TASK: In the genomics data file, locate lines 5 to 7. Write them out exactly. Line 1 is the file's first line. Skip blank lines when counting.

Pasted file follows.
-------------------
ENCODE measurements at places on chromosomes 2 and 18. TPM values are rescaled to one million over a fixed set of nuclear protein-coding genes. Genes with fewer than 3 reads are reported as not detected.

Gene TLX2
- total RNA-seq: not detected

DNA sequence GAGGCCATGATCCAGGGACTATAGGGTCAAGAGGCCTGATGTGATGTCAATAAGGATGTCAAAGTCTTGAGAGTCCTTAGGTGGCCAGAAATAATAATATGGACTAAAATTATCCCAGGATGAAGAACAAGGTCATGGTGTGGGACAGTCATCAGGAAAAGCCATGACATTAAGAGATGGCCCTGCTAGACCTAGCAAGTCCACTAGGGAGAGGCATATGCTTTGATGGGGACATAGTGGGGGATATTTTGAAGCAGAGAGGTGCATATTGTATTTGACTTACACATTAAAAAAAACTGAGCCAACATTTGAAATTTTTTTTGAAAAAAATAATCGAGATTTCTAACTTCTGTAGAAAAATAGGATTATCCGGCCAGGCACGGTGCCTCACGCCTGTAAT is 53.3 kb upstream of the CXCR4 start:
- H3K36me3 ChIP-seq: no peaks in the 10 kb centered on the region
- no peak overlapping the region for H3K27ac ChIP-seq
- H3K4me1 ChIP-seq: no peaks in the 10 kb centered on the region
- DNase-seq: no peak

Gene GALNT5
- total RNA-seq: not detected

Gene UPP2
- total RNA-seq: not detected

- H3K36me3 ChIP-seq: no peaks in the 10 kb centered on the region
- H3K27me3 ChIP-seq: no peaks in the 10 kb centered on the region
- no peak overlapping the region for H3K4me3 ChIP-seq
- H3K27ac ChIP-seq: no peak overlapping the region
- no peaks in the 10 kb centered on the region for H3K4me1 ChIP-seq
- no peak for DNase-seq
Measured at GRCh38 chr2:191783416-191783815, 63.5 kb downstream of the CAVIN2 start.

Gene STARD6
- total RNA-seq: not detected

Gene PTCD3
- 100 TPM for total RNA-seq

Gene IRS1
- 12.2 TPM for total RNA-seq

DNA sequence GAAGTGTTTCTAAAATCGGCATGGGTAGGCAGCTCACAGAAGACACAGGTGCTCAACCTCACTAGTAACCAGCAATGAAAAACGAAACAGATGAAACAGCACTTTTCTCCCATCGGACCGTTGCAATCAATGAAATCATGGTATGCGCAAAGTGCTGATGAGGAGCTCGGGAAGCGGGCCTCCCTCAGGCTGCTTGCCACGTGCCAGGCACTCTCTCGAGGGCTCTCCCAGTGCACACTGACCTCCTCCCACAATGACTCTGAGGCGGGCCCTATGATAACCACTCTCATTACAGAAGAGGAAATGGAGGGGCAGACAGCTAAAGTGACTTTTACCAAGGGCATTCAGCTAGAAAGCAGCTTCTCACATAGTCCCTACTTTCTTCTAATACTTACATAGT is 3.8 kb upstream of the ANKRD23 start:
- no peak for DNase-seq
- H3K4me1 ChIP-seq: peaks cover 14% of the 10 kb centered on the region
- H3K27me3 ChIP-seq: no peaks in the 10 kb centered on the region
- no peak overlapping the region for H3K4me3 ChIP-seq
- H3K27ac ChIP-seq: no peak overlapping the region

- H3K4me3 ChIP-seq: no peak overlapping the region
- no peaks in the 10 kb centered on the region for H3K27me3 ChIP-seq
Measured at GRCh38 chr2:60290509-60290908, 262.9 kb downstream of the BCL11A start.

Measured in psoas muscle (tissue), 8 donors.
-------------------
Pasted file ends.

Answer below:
- H3K36me3 ChIP-seq: no peaks in the 10 kb centered on the region
- no peak overlapping the region for H3K27ac ChIP-seq
- H3K4me1 ChIP-seq: no peaks in the 10 kb centered on the region